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Daily Archives: May 13th, 2020


Published: April 2, 2020

By Dr. Eduardo Sanchez, American Heart Association Chief Medical Officer for Prevention

(Paul Biris/Moment, Getty Images)

Dr. Eduardo Sanchez is the American Heart Association’s chief medical officer for prevention and a former state health commissioner of Texas. He has dealt with major public health crises, including the SARS outbreak. In this occasional series, he offers his insights into various topics related to the coronavirus pandemic.

When a communicable disease outbreak begins, the ideal response is for public health officials to begin testing for it early.

That leads to quick identification of cases, quick treatment for those people and immediate isolation to prevent spread. Early testing also helps to identify anyone who came into contact with infected people so they too can be quickly treated.

While we are obviously not in that ideal situation with COVID-19, testing remains critical.

It’s crucial of course to help treat, isolate or hospitalize people who are infected. Testing also is important in the bigger public health picture on mitigation efforts, helping investigators characterize the prevalence, spread and contagiousness of the disease.

In comparison to China and South Korea, testing in the United States appears to have been insufficient for optimal early containment. And now we’re seeing a rapid rise in hospitalizations that is overwhelming public health systems and clinical care systems.

These systems, lacking vital equipment to test and provide timely results and staff to address “positives,” are now bracing for more and more critically ill patients in the coming days and weeks.

A big part of the problem is the inability to conduct “contact investigations.” These investigations involve figuring out everyone an infected person may have been in contact with. This requires a lot of time and labor – two resources that just aren’t available in a strained system. It’s easy to see how quickly cases can spread without information from contact investigations.

Another important kind of test is one that determines if a person has already had COVID-19. When a person is infected with a novel virus such as SARS-CoV-2 (the scientific name for this specific coronavirus), the person’s immune system has never “seen” that virus before. As the virus reproduces, it causes manifestations of disease – fever, cough and so on – and triggers an immune response.

The immune response is how the body fights the virus and protects itself. The immune system activates, produces and mobilizes a variety of protective cells and molecules that attack the “foreign” virus. The immune system will recognize the virus after that and protect the person by destroying it if it returns.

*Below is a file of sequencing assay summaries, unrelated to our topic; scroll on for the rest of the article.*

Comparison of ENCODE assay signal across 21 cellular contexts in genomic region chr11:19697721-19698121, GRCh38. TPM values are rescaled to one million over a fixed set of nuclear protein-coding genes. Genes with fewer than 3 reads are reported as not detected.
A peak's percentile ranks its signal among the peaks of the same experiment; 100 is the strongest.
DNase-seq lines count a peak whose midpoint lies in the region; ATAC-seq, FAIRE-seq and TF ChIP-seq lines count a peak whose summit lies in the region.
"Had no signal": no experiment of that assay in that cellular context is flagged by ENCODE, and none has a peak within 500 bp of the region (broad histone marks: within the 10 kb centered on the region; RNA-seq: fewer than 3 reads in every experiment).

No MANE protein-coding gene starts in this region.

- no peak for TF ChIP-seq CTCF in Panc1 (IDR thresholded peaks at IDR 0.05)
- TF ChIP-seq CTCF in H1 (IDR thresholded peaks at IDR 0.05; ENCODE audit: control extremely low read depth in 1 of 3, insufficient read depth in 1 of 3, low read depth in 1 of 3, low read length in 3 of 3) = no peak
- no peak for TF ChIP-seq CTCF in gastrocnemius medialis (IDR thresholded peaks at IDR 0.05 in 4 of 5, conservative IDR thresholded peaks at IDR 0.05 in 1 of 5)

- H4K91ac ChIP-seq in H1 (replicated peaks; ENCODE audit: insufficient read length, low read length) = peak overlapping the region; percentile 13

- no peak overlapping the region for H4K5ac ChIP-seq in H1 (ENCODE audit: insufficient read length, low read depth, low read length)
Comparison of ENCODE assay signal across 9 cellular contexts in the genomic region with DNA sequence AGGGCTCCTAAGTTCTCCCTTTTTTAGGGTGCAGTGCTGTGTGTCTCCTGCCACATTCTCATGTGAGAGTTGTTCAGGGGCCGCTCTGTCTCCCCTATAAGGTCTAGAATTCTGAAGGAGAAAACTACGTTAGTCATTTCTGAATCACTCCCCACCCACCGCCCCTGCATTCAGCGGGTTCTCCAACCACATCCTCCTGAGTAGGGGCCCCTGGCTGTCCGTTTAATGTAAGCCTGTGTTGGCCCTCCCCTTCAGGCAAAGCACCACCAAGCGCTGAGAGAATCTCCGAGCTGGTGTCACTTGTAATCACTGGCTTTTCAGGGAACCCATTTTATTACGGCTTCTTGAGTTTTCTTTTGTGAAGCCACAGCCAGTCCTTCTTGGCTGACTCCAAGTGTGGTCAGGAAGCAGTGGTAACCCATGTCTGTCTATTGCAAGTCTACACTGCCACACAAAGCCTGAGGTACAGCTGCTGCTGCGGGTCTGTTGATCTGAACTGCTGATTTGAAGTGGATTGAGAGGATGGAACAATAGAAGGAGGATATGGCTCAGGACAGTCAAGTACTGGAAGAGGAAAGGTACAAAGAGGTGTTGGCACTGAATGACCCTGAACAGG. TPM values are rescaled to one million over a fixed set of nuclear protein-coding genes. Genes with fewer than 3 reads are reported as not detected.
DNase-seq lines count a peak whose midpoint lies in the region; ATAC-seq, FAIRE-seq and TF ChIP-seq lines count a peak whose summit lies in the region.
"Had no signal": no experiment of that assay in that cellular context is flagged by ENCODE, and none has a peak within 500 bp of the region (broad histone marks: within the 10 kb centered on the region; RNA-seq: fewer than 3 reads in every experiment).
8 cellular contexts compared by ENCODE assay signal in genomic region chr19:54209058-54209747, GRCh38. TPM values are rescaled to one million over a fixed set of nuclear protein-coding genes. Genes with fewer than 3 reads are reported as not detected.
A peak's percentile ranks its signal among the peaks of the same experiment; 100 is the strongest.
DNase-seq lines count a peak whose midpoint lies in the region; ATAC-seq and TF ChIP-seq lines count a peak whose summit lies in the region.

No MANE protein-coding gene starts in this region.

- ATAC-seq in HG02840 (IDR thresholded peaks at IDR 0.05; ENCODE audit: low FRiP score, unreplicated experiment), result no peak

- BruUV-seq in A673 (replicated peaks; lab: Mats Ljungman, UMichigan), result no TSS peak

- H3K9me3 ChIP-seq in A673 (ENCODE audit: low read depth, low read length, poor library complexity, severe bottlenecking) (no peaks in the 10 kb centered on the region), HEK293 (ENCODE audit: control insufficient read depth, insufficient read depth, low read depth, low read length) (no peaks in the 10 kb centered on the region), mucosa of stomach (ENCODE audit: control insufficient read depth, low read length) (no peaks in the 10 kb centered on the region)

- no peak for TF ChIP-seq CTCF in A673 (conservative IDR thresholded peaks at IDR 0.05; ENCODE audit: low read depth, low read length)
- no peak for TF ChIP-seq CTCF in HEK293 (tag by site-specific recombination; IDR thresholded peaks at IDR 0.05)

The key to that protection is the work of molecules called antibodies. When tests turn up the presence of disease-specific antibodies, it’s considered evidence of past exposure and infection. While the no-longer-infected person is out of danger, the information about past infection status is extremely valuable.

Confirming that someone has had the disease and is now immune helps public health officials and others understand the level of immunity in a population. A high percentage of people with immunity adds to “herd immunity,” which protects the larger community.

Knowing who has been infected also is important because people with immunity from COVID-19 can safely work in essential settings such as health care, public safety and the service industry. They also can work in “non-essential” settings with less need for extreme personal protection.

Furthermore, for clinical care, testing for seroconversion – the technical name for the process of going from non-infected to infected to immune – can identify people whose plasma contains COVID-19-specific antibodies.

This plasma could, theoretically, be used for infusions to treat the disease and prevent its severe complications. Use of such plasma, called convalescent plasma, is not new. In fact, it was a treatment approach during the 1918 flu pandemic.

The Food and Drug Administration is currently accepting requests from researchers who want to study the use of COVID-19 convalescent plasma.

When we look back at what will be the first wave of COVID-19 in the United States, testing data will help us develop a full picture of the epidemiology and course of this disease. The data can provide important puzzle pieces for stopping or slowing the disease in the future.